On a few occasions, we have also heard the handsaw grating call of a leopard deep into the night, especially during the winter months! We did not believe daddy when he made us wake up and hear it once in the wee hours of the morning and I came back to Delhi to actually check the sound on the internet! It proved to be uncannily and eerily accurate! Garhwali folklore is full of stories of leopard eating farmer’s cattle, dogs and at times their children as well! These animals are made out to be extremely horrid and vile, seeking every opportunity to attack a human settlement. On the contrary, they are extremely shy of ‘homo sapiens’ and only once in a blue moon attack humans, unless threatened. They do, however, love the opportunity to gorge on cattle and dogs leading to despair among farmers. The chowkidar nonchalantly often tells us stories of villager’s cattle being taken away by leopards and claims to see leopards every month or two! Unfortunately, for us, we have never had an opportunity to come across this majestic big cat.
Some other rare animals we spot at this altitude in the forest are the yellow throated martens, porcupines, civet cats, ghurals( which is from the deer family but looks like a mountain goat) and flying squirrels. We are yet to come across these animals, but as usual, our chowkidar claims to have seen each and every one of them and more on our property and we hope to be lucky enough to also see them someday.
The Rock lizard whose family lives behind one of our Rain water tanks
However, here I have to mention that we have acquired two pets over our years of stay at Saaremaa. The Rock lizard is one which lives behind the rain water tank on our first floor terrace and keeps climbing up and down with various members of its family. The second and more fascinating is George’s family of spiders. They are large, unwieldy and rather solemn looking creatures which stay hidden behind furniture and paintings until one begins a cleaning spree and spots them scurrying away sideways. We saw one with a huge sac of eggs attached to her body and realised we will soon be inundated with George’s family as we had named the first one we saw ‘George’. The name sounded grand and apt. In reality, they stay to themselves and have never caused us any trouble at all.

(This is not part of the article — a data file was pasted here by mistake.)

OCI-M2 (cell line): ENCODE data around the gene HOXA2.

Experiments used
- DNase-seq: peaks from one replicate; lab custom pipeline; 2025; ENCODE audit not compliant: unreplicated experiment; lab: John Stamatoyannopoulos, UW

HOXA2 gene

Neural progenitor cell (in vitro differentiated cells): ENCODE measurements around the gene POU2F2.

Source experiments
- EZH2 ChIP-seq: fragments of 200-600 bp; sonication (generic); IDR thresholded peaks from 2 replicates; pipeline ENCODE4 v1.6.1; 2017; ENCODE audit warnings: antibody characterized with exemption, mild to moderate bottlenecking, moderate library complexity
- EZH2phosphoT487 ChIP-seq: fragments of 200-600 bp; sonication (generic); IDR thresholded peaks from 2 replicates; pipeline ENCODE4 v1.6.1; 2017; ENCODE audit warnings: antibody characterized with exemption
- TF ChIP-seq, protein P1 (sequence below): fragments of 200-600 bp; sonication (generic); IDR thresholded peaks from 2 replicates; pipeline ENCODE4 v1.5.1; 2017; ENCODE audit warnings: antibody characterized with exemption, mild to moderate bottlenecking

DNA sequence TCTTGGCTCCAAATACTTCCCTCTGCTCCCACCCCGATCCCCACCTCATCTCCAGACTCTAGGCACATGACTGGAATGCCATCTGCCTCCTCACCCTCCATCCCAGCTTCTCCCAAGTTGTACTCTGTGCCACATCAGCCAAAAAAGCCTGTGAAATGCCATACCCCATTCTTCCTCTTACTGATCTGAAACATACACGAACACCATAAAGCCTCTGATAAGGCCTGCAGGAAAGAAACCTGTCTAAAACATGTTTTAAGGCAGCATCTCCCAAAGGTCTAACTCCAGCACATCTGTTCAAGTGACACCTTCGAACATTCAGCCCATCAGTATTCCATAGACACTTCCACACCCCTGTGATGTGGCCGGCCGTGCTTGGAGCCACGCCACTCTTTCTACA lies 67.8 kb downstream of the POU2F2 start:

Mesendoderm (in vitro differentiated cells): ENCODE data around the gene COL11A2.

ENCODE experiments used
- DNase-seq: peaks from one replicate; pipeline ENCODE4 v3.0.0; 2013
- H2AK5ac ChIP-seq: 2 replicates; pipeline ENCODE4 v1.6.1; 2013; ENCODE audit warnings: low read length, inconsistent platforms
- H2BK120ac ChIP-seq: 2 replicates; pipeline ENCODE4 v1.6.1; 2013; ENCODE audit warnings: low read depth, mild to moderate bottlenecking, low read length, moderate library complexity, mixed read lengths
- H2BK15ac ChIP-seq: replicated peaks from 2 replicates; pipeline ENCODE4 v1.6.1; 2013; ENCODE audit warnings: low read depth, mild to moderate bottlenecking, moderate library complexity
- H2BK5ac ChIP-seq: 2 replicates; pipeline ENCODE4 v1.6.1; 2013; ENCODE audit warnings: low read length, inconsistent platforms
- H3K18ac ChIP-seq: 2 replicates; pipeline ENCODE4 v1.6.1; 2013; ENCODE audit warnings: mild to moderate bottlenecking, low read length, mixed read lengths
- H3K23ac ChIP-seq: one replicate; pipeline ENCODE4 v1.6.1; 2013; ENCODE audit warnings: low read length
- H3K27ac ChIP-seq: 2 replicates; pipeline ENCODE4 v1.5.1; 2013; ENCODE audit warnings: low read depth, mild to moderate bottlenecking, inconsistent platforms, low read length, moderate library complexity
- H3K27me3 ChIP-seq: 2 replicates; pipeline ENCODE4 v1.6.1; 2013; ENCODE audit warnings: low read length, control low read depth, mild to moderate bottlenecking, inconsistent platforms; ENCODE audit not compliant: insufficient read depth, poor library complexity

|George's relative crawling along our kitchen!|
Even more than the wide array of mammals here are the innumerable species of birds. We often call our home ‘A Paradise of Birds’. Every time we walk out of our house, at least half a dozen birds are either seen or heard in the vicinity, the most common one being the Black headed Jay which can be seen literally nearly every time without fail. During the summer evenings, all of us hear the wonderful, yet monotonous cry of the Indian cuckoo chanting a four syllable tune.
|Himalayan Indian Cuckoo seen outside our window|